Lost Forever

Its a long way to home. Always.

Srinagar. The Bund is a bending road around the Jhelum. Like memory it takes subtle, soft turns. I saw the stranger walk down the Bund in autumn, and my memory from years ago is like it happened yesterday. Perhaps it did.

That promenade around the Jhelum is like a metaphor for Srinagar, fallen from grace.

He appears from below the Chinar trees, the golden leaves’ dust on his shoulders. He smiles, but his eyes are hollow.

“Don’t lose hope, love” I want to yell. But he doesn’t see me. He sees right through me. I can almost feel his gaze. Piercing, like his eyes. It warms my heart.

As we walk together, I can smell the leaves in autumn – with their strong dry fragrance, and his cologne. We walk past the Goodfellas cafe, the chairs in the lawn are hunched. At another restaurant, the sign says open, but the door is closed. The coffee shops are all closed in the city. A few men sit in the park opposite on the benches around the trees. There is no one else.  “What do you love about autumn so much?” he asks.

We walked in silence for a while. The question hung in the air. I had once questioned what lovers in Srinagar did in winters, when it is all hard and cold. I think I know now. They wilt. The stranger’s hollow eyes are an answer enough. His dream seems to be deserting him – it isn’t fair for anyone to be so beautiful and without dreams. But Life is too busy to take such questions, and we must pass this promenade of memory and into the maze of the city. The cacophony of the city doesn’t reach here. We seem to have found a corner of the place, most people have forgotten. Two men were digging the side of the road. What if they found treasure hidden at the bottom of the city?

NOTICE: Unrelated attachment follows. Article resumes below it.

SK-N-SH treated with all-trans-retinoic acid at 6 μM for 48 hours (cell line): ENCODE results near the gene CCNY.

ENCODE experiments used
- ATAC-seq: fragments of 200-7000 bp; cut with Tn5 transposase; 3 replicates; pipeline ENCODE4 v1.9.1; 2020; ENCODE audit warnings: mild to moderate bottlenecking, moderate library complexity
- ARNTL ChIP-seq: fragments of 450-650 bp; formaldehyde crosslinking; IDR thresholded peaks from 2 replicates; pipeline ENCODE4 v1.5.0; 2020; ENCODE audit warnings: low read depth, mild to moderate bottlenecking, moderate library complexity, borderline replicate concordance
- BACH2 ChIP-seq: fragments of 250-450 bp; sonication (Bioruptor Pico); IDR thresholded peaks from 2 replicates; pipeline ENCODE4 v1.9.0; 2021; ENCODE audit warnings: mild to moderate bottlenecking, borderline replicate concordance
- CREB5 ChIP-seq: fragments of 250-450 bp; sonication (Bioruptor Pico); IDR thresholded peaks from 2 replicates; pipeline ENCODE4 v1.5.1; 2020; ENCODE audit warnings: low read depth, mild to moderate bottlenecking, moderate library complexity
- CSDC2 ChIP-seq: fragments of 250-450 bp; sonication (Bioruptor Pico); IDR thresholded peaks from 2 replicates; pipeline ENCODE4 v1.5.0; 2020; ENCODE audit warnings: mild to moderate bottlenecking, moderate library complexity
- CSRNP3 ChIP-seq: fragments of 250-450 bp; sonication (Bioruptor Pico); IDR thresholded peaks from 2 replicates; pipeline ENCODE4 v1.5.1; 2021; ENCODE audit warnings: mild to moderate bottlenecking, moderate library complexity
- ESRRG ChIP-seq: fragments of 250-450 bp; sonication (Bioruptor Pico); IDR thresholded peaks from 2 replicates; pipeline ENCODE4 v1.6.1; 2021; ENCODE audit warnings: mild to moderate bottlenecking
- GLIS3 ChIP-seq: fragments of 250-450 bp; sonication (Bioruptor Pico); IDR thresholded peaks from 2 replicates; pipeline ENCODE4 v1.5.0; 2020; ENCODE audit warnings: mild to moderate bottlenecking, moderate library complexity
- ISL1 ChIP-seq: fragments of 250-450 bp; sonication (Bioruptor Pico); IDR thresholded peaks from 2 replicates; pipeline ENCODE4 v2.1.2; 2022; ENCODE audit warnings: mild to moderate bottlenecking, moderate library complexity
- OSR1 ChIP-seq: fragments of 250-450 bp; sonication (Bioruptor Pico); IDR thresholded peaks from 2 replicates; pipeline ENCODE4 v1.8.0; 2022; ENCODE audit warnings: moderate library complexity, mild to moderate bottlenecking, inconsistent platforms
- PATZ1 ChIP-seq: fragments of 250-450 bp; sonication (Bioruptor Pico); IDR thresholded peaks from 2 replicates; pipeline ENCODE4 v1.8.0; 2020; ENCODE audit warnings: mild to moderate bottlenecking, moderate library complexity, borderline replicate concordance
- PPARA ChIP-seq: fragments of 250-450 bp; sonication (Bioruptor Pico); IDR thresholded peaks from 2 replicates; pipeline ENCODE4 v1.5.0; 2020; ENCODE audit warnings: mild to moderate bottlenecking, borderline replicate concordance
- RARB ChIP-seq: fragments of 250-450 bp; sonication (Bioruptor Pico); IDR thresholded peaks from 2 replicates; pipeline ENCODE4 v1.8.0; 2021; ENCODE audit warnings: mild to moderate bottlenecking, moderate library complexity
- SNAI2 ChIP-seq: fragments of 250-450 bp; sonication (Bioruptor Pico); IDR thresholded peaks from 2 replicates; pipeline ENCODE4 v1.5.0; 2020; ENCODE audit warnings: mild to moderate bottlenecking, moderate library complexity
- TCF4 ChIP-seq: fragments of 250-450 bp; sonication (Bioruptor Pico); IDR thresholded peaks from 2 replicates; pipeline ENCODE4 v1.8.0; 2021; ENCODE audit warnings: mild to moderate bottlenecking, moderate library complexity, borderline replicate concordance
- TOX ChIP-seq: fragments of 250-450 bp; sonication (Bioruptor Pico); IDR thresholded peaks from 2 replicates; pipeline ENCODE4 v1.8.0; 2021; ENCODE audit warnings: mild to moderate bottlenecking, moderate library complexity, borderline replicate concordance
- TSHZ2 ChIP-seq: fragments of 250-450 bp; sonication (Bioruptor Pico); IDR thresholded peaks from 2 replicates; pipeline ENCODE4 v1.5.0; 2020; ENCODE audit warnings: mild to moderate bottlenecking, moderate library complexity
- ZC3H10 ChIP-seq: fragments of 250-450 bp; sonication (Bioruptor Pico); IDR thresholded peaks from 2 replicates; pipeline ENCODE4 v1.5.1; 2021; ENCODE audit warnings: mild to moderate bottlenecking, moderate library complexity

In this place bereft of all romance the sun sets early these days. It rises late. The sunset is very golden behind a grey sky. It is the only thing that makes sense, the clockwork of nature. We were walking away from the sun, and our  shadows were long and touching as we got off the promenade near the Post Office. Even if I wrote him a letter, I would not have been able to post it. This year all the love letters were delayed. Love was put on hold, momentarily, and lost forever.

It was getting dark and the markets crowded. Near the unfinished construction barrier at the Fountain, the hawkers and the cars were adjusting themselves to the pedestrians.

An old man calls from his chestnut cart saying this is the last of this year’s season.

“Its like short lived romance, where everything is possible.” I say, “It also doesn’t last.”


Author: Rich Autumns

Blogger from Kashmir. Twitter: @RichAutumns

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